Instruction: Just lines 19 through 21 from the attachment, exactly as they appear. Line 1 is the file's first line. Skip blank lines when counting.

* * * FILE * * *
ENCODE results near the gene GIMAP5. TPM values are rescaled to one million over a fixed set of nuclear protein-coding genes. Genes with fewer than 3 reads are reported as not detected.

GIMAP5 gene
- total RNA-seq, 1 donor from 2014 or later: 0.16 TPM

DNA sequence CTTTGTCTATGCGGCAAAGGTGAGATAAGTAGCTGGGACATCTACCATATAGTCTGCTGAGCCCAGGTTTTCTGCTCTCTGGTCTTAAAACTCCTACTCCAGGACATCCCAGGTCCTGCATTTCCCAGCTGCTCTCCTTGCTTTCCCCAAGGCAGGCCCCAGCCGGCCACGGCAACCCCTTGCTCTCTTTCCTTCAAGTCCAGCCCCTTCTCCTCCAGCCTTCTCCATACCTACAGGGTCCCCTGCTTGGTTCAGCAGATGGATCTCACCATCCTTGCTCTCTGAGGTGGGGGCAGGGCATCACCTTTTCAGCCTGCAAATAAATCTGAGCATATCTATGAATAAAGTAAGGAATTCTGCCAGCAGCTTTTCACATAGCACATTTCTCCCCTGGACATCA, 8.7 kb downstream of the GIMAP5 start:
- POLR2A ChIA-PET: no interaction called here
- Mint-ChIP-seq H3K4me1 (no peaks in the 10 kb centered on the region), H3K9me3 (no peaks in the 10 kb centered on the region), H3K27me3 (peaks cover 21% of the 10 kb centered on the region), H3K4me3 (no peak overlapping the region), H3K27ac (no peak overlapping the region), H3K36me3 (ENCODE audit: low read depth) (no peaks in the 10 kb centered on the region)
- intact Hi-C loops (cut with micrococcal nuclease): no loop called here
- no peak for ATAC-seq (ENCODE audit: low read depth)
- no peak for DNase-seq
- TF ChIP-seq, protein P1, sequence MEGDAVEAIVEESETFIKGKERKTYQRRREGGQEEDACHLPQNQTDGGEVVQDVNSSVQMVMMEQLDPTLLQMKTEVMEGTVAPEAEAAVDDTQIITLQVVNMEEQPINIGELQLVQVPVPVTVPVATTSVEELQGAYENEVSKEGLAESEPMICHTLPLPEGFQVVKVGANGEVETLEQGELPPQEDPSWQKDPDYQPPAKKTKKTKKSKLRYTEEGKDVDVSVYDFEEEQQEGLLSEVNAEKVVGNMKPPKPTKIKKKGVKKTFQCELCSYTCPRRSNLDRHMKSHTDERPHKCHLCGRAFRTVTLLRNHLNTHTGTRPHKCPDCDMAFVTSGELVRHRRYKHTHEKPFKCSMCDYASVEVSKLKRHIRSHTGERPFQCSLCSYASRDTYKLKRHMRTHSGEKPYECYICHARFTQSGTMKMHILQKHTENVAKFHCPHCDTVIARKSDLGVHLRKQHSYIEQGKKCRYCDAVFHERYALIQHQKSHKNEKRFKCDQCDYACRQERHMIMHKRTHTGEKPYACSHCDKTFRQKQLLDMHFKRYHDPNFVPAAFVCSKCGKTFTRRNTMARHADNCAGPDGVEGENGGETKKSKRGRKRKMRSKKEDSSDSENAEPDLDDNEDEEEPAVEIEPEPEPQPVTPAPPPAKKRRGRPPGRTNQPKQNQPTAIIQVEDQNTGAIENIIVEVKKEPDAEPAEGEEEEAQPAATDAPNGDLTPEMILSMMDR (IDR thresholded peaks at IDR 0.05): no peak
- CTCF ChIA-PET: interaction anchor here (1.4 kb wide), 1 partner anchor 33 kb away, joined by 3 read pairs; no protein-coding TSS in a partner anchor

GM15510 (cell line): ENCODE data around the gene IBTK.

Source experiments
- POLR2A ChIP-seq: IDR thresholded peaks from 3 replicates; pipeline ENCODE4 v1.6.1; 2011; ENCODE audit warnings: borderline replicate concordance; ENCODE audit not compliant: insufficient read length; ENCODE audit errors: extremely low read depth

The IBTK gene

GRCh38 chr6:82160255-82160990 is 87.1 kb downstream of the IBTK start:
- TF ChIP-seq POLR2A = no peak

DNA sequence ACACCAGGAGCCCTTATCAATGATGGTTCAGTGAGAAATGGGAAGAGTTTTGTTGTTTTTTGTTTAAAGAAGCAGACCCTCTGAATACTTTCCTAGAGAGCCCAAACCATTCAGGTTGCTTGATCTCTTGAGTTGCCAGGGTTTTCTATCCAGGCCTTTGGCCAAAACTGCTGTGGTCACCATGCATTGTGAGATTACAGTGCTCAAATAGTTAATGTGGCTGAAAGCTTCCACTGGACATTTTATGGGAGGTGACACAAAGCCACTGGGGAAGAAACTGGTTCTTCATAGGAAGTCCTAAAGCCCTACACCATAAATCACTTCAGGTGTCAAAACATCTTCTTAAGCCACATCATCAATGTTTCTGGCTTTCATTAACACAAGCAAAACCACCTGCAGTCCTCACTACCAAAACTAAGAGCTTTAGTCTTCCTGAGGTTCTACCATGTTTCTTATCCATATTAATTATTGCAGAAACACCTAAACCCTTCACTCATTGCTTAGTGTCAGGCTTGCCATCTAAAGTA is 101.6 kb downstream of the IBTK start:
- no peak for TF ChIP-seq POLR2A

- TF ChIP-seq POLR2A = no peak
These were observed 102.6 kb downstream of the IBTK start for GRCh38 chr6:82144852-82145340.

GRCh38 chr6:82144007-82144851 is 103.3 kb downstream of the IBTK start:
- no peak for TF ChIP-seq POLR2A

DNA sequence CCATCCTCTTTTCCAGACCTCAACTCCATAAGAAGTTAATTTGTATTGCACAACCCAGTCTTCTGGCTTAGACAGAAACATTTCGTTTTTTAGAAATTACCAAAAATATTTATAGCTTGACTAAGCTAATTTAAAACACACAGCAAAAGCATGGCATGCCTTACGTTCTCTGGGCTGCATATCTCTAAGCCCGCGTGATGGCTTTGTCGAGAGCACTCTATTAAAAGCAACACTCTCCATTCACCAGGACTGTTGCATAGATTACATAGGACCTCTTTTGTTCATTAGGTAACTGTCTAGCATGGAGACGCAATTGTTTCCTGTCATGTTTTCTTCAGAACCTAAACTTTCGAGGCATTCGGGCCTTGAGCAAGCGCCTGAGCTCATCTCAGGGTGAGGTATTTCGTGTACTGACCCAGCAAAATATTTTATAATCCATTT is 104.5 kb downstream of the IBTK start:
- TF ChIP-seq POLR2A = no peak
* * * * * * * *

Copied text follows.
- no peak for TF ChIP-seq POLR2A

- TF ChIP-seq POLR2A = no peak
These were observed 102.6 kb downstream of the IBTK start for GRCh38 chr6:82144852-82145340.